Charles-peterDuring much of that “free time,” I had the honor and privilege of visiting with Willie Jordan, the wife of Fred Jordan, both of them founders of this great mission.  (Fred passed into eternal life a number of years ago.)  What a blessing!  What a woman!  What love for Christ and for the poor!  Exemplary. We talked with excitement about our Lord, about the ways the Fred Jordan Mission and FOCUS North America could work together, especially through her beloved son and his wife, our Orthodox Christian brother and sister, Peter and Sophia Jordan.  I think those two could be as dynamic and successful a team someday as Fred and Willie have been.

After I got back from visiting with Sister Willie, Saturday night we took the young adults out to a famous but inexpensive place in Los Angles for dinner—Philippes--where they had French-dipped sandwiches, lemonade, and pie a la mode. YUM!  Then they explored the exciting area called “Olivera Street” seeing the Mexican culture and gifts and music (even playing the maracas with the Mexican band).

I, unfortunately, had commitments Sunday and was going to leave the group, but at the last minute my wife and I were able to be with them at the Mission for the Sunday morning breakfast and then later (after they attended as a group the divine liturgy at a downtown Orthodox Church), we were able to rejoin them for the final hour of de-briefing.  When I thought I couldn’t be with them all Sunday, I figured perhaps it was just as well because I was sure I’d not only be inspired but probably be in tears and at least the 33 hours I spent with the group were so simply incredible!

katrinaOnce we rearranged our plans, we got to the breakfast at the Mission by 8:30 am, the start time.  The young adults, we found out, had been punctually down in the kitchen at 7:25 am Sunday, having already packed so they would be ready to go to the Divine Liturgy as soon as they were finished.  They cooked all the food, they served it (both in the serving line and by taking drinks—milk, water, juice, and hot chocolate—to each of the tables).  There was also interaction with the working poor and homeless that they served, but there were such large numbers of those fed that we couldn’t have full interaction because we simply didn’t have the space.  We would bring in groups 75 at a time (while others waited in another large room at the Mission)  The Mission staff was amazed, both that 200 people came, and that our young adults cooked and served so efficiently and warmly.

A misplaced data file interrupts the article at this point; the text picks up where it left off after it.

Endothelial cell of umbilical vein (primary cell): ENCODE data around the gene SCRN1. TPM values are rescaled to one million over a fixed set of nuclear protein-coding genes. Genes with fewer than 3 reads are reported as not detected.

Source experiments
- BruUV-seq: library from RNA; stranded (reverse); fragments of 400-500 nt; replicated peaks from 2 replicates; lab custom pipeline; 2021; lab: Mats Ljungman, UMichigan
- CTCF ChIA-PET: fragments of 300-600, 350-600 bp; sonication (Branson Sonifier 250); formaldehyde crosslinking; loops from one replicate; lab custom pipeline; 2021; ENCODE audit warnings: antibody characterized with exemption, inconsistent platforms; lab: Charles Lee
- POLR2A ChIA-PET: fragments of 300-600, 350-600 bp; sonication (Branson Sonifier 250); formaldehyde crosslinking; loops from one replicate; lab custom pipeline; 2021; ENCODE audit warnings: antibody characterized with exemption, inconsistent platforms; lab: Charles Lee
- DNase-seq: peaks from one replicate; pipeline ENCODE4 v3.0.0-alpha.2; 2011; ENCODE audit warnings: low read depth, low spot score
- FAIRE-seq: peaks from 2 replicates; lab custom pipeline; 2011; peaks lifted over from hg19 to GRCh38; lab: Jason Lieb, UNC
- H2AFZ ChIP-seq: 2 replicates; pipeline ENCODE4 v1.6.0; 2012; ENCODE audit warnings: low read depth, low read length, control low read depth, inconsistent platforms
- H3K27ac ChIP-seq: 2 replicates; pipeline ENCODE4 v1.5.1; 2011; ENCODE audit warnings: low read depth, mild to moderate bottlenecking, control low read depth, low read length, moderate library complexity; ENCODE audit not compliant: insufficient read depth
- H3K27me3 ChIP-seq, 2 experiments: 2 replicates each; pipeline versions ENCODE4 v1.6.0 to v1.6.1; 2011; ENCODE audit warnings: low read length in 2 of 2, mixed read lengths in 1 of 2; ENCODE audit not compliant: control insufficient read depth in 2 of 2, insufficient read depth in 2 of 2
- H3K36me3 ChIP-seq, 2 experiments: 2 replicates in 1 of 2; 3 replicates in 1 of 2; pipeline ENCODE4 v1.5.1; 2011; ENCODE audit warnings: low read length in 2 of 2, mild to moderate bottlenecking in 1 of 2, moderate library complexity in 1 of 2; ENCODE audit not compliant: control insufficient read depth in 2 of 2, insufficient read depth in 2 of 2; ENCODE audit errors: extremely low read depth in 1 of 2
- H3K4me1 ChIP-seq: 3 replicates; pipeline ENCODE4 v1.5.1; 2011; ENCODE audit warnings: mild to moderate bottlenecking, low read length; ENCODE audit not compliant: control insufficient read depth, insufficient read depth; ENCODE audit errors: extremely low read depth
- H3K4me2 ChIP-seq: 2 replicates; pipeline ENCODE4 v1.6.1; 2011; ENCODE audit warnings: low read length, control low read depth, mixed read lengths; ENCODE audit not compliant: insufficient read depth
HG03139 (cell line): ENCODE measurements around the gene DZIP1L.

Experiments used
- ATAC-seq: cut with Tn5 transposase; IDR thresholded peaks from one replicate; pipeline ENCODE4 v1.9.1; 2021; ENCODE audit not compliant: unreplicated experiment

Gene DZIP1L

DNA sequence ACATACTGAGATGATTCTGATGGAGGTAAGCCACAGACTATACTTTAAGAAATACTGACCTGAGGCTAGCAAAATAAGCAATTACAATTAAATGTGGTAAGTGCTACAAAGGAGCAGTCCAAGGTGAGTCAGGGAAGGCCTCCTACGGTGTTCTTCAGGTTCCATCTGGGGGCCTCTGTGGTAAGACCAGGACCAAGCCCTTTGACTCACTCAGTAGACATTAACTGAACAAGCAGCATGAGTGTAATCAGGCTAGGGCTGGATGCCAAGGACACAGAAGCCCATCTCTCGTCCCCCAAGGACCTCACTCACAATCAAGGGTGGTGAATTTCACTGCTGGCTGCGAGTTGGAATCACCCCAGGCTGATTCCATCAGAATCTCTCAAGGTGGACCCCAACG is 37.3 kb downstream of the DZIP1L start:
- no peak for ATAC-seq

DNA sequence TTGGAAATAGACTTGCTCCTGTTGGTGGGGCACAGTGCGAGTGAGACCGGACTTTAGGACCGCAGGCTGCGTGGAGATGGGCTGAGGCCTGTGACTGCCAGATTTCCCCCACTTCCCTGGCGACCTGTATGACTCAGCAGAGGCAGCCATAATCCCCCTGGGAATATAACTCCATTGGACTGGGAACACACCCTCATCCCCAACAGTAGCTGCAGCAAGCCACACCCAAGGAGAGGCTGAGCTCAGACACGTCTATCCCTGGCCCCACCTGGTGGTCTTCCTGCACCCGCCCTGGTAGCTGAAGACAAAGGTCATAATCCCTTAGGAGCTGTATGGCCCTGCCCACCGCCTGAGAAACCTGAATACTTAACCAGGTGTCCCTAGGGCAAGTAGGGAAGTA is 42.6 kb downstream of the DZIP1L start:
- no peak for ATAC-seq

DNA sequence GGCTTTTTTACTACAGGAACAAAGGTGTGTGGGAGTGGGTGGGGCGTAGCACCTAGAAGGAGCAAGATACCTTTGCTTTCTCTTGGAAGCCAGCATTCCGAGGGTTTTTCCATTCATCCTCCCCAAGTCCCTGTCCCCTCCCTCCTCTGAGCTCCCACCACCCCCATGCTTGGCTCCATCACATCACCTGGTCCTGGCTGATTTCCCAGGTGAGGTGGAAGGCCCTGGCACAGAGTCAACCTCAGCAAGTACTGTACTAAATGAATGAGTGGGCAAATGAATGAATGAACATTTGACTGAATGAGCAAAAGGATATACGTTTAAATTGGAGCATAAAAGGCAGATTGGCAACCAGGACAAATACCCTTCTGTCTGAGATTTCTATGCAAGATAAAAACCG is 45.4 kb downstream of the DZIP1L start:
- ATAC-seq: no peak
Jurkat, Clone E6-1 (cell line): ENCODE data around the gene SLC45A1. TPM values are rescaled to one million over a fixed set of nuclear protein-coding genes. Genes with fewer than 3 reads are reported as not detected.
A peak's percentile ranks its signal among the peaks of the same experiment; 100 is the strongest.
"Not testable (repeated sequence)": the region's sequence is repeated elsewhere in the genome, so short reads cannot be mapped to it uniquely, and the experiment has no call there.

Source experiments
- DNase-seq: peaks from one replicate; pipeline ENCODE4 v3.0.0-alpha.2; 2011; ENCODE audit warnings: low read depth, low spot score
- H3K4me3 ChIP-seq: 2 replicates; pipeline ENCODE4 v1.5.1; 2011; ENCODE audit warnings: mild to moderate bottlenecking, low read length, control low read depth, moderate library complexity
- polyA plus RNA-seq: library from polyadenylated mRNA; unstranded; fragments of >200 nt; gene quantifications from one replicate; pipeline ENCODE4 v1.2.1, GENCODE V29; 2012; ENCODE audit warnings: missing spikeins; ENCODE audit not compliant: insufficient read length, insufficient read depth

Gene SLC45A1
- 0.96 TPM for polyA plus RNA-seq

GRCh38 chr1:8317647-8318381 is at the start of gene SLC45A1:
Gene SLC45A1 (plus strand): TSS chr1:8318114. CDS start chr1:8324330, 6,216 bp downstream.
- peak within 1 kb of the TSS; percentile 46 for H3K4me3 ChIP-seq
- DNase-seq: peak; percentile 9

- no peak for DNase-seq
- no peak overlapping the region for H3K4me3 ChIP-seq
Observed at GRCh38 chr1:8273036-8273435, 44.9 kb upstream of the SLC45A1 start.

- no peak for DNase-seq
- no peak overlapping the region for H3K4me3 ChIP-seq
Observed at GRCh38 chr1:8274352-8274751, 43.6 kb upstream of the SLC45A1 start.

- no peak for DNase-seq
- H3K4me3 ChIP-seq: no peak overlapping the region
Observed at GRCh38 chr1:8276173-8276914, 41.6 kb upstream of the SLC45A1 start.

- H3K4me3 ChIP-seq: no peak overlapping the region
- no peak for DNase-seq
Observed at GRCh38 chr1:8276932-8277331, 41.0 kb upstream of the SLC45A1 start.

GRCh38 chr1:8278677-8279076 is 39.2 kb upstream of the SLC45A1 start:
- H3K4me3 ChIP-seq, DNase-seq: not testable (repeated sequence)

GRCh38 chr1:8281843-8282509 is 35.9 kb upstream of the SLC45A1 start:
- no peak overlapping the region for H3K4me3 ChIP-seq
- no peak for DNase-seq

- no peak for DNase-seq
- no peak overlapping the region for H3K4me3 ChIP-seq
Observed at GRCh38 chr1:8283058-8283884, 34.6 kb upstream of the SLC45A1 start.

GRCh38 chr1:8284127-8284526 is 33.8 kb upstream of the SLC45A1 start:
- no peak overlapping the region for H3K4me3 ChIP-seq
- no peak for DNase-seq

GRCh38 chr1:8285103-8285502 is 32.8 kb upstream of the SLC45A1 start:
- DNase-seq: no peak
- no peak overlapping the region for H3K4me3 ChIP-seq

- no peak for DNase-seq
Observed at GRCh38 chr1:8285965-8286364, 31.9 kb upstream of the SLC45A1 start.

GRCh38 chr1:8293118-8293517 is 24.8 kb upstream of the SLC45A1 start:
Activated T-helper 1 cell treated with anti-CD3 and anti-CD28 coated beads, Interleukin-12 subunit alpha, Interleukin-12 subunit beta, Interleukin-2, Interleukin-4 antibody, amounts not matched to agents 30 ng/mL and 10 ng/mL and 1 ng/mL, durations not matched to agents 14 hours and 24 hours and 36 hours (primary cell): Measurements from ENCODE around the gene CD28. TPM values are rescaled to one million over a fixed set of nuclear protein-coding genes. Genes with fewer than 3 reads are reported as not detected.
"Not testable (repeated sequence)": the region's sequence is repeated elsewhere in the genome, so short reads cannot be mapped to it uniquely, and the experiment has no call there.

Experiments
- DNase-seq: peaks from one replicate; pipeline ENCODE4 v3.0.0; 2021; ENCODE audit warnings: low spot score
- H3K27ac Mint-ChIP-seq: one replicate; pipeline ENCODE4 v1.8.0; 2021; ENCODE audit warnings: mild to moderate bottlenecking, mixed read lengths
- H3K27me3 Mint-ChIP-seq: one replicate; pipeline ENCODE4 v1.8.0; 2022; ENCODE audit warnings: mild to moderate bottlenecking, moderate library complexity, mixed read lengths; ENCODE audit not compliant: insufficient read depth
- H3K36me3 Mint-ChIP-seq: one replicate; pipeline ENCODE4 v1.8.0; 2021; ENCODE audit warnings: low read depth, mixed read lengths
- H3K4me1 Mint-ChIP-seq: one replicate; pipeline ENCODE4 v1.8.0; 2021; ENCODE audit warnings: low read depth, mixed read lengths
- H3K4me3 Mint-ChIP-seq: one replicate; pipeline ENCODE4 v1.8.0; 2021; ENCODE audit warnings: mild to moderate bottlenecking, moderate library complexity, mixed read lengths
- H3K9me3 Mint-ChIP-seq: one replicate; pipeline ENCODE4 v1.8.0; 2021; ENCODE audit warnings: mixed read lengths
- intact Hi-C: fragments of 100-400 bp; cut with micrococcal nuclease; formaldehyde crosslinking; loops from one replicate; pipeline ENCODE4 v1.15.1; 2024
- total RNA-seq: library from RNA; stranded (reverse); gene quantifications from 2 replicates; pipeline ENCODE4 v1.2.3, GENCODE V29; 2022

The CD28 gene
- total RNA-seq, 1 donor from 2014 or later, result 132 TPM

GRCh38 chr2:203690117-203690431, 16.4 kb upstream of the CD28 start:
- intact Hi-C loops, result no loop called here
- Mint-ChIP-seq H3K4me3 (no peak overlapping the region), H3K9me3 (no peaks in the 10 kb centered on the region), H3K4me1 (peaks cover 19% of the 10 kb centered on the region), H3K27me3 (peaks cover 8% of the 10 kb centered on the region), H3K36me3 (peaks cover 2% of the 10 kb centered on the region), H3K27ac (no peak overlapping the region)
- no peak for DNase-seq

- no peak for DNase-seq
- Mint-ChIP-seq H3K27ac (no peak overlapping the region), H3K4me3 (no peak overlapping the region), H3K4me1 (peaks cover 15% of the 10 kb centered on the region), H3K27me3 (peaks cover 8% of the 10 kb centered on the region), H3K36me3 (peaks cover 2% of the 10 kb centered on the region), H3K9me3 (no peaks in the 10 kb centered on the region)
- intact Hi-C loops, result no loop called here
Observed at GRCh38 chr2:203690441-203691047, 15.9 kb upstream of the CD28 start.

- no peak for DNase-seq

In the final de-briefing at the Church, after the group had attended Divine Liturgy (and after they went out for the famous Tommy’s hotdogs for lunch) I listened to the pouring out of love by the participants—both for their fellow participants and for the poor.  It was truly amazing.  I was in tears from the beginning to the end, just listening to them and their profound, spiritually alive comments.  Katrina and the leaders told the young people that the true love they experienced this weekend could not just be love for the poor but needed to be for everyone with whom these young people would come in contact.  It was important, they told them, to, without being asked, be ready to bring in the groceries from the car for your parents with graciousness and love, just as it was to have those qualities in serving the poor.

Charles-putting-food-on-shelfFOCUS supporters, staff, board members—we have a real jewel in our YES program—we must expand it more and more: as quickly as prudence allows. I pray that many of you may do as I did and volunteer to be involved and get your kids involved (my two sons had been on the very first trip, six years ago, but I had never experienced it).   The YES trips are life-transforming experiences.

Along with all our other activities and operations at FOCUS North America, I believe our YES program is transforming others, transforming our own people and transforming ourselves, all those who work in our programs.  We should be so proud of our young adults, Katrina, Fr. Justin (who makes all this possible), Jacob Lee, all our staff as well as all of our incredible Board (incidentally Board Member Dr. Julie Papatheofanis sent her two sons on the trip), and all those who help accomplish our mission, including supporters and including dedicated Orthodox Christians like Peter and Sophia Jordan.  May God bless them all!

Charles R. Ajalat
Chairman, FOCUS North America